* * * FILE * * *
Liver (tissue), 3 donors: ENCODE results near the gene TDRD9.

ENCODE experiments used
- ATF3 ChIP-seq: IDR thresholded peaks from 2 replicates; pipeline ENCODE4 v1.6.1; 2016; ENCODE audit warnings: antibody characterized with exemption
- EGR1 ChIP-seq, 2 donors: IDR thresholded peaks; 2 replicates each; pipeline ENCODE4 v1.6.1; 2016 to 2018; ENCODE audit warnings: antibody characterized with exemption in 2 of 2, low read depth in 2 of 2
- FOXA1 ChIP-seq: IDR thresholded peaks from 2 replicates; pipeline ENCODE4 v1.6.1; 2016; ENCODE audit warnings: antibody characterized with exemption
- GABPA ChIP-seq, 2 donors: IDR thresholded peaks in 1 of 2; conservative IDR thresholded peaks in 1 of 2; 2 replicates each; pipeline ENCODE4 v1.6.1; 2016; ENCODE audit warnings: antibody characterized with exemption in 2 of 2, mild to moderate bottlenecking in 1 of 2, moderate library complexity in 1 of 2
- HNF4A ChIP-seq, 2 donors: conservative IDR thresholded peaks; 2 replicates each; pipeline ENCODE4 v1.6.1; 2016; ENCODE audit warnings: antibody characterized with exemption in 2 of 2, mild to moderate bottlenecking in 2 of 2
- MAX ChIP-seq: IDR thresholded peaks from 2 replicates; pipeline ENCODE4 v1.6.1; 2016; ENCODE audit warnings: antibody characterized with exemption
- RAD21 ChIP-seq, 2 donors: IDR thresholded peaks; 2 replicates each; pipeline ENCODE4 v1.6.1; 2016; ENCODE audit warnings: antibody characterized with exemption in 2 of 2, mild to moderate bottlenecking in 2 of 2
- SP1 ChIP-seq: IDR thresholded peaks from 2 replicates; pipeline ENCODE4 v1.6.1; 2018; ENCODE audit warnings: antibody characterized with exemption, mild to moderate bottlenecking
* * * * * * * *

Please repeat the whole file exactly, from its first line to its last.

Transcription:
Liver (tissue), 3 donors: ENCODE results near the gene TDRD9.

ENCODE experiments used
- ATF3 ChIP-seq: IDR thresholded peaks from 2 replicates; pipeline ENCODE4 v1.6.1; 2016; ENCODE audit warnings: antibody characterized with exemption
- EGR1 ChIP-seq, 2 donors: IDR thresholded peaks; 2 replicates each; pipeline ENCODE4 v1.6.1; 2016 to 2018; ENCODE audit warnings: antibody characterized with exemption in 2 of 2, low read depth in 2 of 2
- FOXA1 ChIP-seq: IDR thresholded peaks from 2 replicates; pipeline ENCODE4 v1.6.1; 2016; ENCODE audit warnings: antibody characterized with exemption
- GABPA ChIP-seq, 2 donors: IDR thresholded peaks in 1 of 2; conservative IDR thresholded peaks in 1 of 2; 2 replicates each; pipeline ENCODE4 v1.6.1; 2016; ENCODE audit warnings: antibody characterized with exemption in 2 of 2, mild to moderate bottlenecking in 1 of 2, moderate library complexity in 1 of 2
- HNF4A ChIP-seq, 2 donors: conservative IDR thresholded peaks; 2 replicates each; pipeline ENCODE4 v1.6.1; 2016; ENCODE audit warnings: antibody characterized with exemption in 2 of 2, mild to moderate bottlenecking in 2 of 2
- MAX ChIP-seq: IDR thresholded peaks from 2 replicates; pipeline ENCODE4 v1.6.1; 2016; ENCODE audit warnings: antibody characterized with exemption
- RAD21 ChIP-seq, 2 donors: IDR thresholded peaks; 2 replicates each; pipeline ENCODE4 v1.6.1; 2016; ENCODE audit warnings: antibody characterized with exemption in 2 of 2, mild to moderate bottlenecking in 2 of 2
- SP1 ChIP-seq: IDR thresholded peaks from 2 replicates; pipeline ENCODE4 v1.6.1; 2018; ENCODE audit warnings: antibody characterized with exemption, mild to moderate bottlenecking